Sunday, January 2, 2011

The New World (2004) A Film by Terrence Malick


That a philosopher could come to cinema and make films that not only revel in the dexterity of their ideas but also swoon in a symphony of earthbound emotion is a fascinating thing, and this dynamic between sensations and concepts seems to owe a great deal to the magic of Terrence Malick’s work. Rarely does a massive production extract its backbone not from storytelling and literature but from pure visual art like The New World does. If Malick’s early films supplemented their iconically simple stories with digressive poeticism, The New World is the first film built almost solely around the director’s trademark sensuality, his penchant for creating visual abstractions within an onslaught of gorgeous imagery. At its most avant-garde, it's a work created virtually without scenes, a prolonged montage analogous to the function of poetry, where impressions are generated in a fleeting manner and ultimately add up to something larger than the sum of the parts. Working in this manner allows Malick to whip up unlikely juxtapositions of images that wouldn’t fit into a traditional dramatic structure, the kind of formula Malick could easily embrace with his material but which he decidedly avoids.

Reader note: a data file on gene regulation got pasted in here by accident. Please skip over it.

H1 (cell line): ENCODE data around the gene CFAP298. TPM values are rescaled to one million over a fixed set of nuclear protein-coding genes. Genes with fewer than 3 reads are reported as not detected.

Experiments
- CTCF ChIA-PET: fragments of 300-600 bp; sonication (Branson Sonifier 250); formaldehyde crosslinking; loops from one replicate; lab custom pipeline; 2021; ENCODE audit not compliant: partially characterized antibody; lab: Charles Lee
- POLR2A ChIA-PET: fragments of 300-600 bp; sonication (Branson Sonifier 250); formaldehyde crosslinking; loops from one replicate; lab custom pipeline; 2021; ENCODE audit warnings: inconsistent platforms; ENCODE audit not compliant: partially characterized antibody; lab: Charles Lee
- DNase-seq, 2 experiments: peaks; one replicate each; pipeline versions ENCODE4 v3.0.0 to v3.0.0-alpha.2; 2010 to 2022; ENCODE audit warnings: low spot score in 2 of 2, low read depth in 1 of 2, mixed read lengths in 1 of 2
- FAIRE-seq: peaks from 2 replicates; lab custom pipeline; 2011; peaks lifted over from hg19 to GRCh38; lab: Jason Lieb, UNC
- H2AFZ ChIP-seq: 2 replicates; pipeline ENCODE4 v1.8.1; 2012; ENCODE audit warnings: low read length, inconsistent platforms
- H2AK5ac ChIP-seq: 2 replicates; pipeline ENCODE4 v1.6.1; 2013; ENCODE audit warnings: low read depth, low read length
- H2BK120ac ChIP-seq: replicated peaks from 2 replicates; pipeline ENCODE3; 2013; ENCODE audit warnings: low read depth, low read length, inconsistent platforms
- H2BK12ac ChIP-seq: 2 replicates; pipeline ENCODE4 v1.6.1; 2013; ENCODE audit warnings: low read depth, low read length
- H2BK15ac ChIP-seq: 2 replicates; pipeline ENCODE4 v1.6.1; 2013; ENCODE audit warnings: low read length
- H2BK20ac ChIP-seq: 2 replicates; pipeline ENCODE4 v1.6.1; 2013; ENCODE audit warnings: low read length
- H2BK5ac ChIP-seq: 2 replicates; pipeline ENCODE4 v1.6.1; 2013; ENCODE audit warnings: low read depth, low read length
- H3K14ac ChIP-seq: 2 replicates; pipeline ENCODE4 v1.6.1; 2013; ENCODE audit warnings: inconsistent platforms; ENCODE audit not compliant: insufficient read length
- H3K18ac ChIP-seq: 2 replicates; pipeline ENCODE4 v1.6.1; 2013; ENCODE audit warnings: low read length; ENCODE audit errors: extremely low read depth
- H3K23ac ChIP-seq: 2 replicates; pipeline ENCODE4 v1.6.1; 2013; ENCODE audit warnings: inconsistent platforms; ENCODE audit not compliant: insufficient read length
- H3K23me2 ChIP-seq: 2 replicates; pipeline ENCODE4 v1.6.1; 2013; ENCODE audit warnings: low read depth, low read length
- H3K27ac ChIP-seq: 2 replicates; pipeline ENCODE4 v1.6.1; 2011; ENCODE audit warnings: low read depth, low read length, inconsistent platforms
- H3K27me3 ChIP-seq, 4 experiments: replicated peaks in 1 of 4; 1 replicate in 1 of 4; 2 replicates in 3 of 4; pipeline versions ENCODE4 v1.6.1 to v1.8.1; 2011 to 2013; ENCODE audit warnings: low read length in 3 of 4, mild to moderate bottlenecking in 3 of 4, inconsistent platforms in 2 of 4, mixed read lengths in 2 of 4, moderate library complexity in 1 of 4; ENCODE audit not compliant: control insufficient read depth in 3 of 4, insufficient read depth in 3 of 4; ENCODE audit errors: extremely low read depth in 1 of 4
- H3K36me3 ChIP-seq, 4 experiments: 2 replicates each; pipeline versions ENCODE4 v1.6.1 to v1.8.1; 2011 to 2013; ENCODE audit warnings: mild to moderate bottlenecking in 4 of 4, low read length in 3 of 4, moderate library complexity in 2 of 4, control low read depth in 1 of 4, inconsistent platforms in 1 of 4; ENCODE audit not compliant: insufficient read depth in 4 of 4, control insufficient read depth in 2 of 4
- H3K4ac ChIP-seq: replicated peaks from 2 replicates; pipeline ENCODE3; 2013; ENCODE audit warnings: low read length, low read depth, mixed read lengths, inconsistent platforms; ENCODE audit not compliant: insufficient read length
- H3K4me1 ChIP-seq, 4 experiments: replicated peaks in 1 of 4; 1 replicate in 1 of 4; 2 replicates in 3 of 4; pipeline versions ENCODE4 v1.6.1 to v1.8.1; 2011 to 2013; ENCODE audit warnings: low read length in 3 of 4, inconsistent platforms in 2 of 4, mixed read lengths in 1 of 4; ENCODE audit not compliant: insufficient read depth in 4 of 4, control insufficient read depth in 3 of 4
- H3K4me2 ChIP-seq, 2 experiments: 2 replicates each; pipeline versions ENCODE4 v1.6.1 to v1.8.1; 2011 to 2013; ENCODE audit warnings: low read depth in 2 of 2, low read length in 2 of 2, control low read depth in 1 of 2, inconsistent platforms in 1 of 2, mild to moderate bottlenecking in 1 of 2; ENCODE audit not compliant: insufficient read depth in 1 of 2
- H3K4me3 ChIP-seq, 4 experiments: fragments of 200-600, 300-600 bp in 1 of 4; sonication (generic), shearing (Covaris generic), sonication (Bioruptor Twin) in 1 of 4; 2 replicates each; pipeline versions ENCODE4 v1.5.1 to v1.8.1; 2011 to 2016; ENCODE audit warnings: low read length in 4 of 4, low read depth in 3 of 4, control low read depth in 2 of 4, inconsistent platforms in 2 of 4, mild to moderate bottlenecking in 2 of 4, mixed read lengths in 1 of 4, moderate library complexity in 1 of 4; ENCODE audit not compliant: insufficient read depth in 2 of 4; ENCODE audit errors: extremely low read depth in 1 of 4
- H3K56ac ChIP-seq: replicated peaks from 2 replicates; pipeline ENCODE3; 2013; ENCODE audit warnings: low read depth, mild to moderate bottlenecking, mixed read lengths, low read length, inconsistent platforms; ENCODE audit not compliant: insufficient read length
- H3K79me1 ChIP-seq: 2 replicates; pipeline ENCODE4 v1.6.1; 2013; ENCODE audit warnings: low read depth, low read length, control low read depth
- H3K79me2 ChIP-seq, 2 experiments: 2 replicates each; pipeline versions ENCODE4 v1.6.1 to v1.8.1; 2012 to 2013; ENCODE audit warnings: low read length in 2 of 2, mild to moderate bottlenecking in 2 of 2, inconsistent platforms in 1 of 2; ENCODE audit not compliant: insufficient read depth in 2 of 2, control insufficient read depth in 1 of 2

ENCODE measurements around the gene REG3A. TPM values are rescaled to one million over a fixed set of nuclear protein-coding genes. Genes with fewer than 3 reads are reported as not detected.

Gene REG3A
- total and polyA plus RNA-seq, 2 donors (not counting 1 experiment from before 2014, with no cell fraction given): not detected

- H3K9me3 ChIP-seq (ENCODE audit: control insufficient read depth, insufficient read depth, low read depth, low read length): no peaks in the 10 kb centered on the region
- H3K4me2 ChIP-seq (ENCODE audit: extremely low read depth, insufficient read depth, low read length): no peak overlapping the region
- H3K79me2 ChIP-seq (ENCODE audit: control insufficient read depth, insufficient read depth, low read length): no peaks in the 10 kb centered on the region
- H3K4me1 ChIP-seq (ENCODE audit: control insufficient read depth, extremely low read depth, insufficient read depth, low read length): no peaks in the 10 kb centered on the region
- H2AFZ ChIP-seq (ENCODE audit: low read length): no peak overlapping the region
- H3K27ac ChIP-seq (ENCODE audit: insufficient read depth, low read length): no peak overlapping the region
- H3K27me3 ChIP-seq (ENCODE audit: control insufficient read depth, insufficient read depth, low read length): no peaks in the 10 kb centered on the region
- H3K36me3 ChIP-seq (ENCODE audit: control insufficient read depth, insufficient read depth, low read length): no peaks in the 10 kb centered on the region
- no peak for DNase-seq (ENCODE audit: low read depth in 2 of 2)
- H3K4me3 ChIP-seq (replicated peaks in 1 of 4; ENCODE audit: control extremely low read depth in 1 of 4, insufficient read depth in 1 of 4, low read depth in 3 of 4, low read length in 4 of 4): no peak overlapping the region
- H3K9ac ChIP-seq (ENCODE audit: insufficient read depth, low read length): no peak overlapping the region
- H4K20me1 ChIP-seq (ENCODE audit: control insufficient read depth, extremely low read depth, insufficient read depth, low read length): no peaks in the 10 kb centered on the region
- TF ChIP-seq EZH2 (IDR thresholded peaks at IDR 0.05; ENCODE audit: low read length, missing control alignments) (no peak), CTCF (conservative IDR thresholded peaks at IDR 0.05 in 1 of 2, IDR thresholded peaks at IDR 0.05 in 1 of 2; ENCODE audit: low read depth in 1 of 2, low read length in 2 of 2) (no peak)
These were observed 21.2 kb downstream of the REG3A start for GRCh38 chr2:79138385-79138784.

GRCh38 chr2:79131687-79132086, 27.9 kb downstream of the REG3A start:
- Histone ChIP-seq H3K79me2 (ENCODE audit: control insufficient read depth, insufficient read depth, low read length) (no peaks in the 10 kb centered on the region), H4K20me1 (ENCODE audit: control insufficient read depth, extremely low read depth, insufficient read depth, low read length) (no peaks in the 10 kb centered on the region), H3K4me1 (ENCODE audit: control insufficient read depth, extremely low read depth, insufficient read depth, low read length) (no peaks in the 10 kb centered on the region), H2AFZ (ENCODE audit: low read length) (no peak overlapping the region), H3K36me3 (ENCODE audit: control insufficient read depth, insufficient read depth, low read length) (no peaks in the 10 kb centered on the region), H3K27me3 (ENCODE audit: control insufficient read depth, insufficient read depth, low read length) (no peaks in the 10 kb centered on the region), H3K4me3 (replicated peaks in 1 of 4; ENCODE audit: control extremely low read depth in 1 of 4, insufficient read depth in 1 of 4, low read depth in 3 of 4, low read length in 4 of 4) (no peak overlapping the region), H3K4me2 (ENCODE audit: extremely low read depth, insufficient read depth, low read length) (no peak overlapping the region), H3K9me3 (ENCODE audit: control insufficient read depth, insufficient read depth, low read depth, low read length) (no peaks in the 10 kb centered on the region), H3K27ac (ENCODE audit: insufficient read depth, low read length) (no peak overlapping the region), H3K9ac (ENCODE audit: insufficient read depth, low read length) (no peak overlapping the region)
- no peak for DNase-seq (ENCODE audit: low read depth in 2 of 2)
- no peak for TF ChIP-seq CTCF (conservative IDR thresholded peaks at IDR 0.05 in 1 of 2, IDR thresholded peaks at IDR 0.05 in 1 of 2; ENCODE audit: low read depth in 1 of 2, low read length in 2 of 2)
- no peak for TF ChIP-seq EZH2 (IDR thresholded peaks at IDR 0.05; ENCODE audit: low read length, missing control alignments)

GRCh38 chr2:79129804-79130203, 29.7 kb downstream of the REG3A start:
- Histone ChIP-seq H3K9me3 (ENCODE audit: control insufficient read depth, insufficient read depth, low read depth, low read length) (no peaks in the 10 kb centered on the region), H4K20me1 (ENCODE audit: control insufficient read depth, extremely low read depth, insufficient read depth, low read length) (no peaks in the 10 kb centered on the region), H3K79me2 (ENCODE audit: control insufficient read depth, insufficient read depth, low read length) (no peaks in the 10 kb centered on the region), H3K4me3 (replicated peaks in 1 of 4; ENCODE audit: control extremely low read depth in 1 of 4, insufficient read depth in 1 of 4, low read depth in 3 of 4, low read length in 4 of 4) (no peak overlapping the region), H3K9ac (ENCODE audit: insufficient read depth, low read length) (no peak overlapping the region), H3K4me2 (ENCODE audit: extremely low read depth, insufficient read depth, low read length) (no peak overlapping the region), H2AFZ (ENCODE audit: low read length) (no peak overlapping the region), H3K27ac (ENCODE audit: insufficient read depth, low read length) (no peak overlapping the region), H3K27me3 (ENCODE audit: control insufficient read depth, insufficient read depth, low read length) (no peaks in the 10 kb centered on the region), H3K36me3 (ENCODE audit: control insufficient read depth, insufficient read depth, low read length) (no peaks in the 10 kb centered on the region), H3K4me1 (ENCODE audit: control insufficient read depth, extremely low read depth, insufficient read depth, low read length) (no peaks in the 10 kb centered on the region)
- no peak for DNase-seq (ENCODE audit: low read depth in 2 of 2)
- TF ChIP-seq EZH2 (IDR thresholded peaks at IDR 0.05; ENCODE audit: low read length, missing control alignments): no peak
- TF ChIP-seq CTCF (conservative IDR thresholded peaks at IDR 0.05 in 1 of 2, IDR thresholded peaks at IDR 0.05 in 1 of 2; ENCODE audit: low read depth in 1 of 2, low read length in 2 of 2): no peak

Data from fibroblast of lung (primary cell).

Detractors of Malick's increasing disillusionment with traditional narrative tactics have found his work to be nothing more than a succession of lovely pictures strewn together, arguing that such willy-nilly aesthetic masturbation is disrespectful to the time-worn tales of the British takeover of America and the love story of Pocahontas and John Smith. But what Malick's really doing here, even further than his creation of a deceptively slapdash but essentially brilliant rhythmic construction, is breathe cosmic life into a story that has, historically, always been treated as anything but cosmic, only temporally and culturally specific. Malick's tilting the turbulent saga, viewing it from a universal angle that does not judge, philander, or editorialize. In a word, he's trying to make this story about everything. The film compellingly covers a variety of sociological issues from colonialism to assimilation to tribal faithfulness to the violent clash of civilizations only to consistently pull back and remind us that it's all negligible, that we're all humans, that we'll all eventually die, and that ultimately it is the Earth - the planet that fossilizes our experiences - that survives.